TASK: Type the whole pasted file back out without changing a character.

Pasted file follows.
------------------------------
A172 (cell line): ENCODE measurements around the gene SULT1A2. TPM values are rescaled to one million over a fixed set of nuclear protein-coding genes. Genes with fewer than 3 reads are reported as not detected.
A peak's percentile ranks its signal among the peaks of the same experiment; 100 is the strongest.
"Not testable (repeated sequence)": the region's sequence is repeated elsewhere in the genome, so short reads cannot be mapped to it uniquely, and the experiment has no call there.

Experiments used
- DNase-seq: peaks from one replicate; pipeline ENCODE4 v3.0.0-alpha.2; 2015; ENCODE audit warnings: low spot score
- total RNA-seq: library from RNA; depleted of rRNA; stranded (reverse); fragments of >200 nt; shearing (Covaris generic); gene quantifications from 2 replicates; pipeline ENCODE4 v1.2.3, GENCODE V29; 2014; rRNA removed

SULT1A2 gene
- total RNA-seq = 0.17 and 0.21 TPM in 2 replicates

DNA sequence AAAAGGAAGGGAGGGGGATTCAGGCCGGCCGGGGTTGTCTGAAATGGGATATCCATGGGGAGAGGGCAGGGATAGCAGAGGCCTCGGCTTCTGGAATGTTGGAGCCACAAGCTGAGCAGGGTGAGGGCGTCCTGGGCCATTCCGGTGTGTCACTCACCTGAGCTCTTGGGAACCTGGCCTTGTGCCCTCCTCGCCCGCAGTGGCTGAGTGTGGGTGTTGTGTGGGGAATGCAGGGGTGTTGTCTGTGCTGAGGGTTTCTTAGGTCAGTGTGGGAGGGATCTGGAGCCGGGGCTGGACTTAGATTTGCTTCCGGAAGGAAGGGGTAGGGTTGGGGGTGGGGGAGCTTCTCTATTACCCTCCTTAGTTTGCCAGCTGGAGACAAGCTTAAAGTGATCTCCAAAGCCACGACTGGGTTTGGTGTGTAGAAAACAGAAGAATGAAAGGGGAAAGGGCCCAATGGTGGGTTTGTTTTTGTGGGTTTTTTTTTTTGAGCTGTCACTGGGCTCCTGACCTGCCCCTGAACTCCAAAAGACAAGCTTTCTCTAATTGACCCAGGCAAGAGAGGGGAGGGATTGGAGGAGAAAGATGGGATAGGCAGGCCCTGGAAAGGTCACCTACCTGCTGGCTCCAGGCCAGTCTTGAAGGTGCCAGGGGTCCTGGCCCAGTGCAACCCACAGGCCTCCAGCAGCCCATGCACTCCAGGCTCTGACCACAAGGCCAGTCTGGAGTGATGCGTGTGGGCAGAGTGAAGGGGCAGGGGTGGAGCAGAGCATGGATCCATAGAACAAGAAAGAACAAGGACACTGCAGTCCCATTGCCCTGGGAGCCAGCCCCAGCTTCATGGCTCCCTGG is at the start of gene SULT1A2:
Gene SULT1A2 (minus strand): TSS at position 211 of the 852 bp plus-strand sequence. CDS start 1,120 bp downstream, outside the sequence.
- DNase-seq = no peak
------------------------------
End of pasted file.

A172 (cell line): ENCODE measurements around the gene SULT1A2. TPM values are rescaled to one million over a fixed set of nuclear protein-coding genes. Genes with fewer than 3 reads are reported as not detected.
A peak's percentile ranks its signal among the peaks of the same experiment; 100 is the strongest.
"Not testable (repeated sequence)": the region's sequence is repeated elsewhere in the genome, so short reads cannot be mapped to it uniquely, and the experiment has no call there.

Experiments used
- DNase-seq: peaks from one replicate; pipeline ENCODE4 v3.0.0-alpha.2; 2015; ENCODE audit warnings: low spot score
- total RNA-seq: library from RNA; depleted of rRNA; stranded (reverse); fragments of >200 nt; shearing (Covaris generic); gene quantifications from 2 replicates; pipeline ENCODE4 v1.2.3, GENCODE V29; 2014; rRNA removed

SULT1A2 gene
- total RNA-seq = 0.17 and 0.21 TPM in 2 replicates

DNA sequence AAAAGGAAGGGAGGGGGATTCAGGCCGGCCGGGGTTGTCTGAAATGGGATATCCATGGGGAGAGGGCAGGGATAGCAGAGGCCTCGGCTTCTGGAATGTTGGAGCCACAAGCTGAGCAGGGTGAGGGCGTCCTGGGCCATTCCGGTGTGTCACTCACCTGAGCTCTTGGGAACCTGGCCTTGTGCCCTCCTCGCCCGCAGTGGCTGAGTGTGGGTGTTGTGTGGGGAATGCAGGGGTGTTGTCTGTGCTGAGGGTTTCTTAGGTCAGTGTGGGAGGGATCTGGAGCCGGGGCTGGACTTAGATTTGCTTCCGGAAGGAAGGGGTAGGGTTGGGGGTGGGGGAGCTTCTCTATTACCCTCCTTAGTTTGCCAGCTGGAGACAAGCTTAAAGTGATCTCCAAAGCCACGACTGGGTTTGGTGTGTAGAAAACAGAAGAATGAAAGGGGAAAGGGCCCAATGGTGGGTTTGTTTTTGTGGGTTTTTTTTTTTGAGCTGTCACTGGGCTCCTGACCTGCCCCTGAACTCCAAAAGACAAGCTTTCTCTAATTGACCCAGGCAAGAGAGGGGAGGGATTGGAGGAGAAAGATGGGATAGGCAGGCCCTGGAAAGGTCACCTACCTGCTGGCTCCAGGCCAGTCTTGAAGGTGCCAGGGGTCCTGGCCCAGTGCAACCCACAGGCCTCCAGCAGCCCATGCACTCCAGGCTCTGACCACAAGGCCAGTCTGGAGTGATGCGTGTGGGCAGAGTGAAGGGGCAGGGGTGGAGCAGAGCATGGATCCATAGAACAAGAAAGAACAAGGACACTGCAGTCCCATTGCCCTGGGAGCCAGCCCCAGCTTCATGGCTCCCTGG is at the start of gene SULT1A2:
Gene SULT1A2 (minus strand): TSS at position 211 of the 852 bp plus-strand sequence. CDS start 1,120 bp downstream, outside the sequence.
- DNase-seq = no peak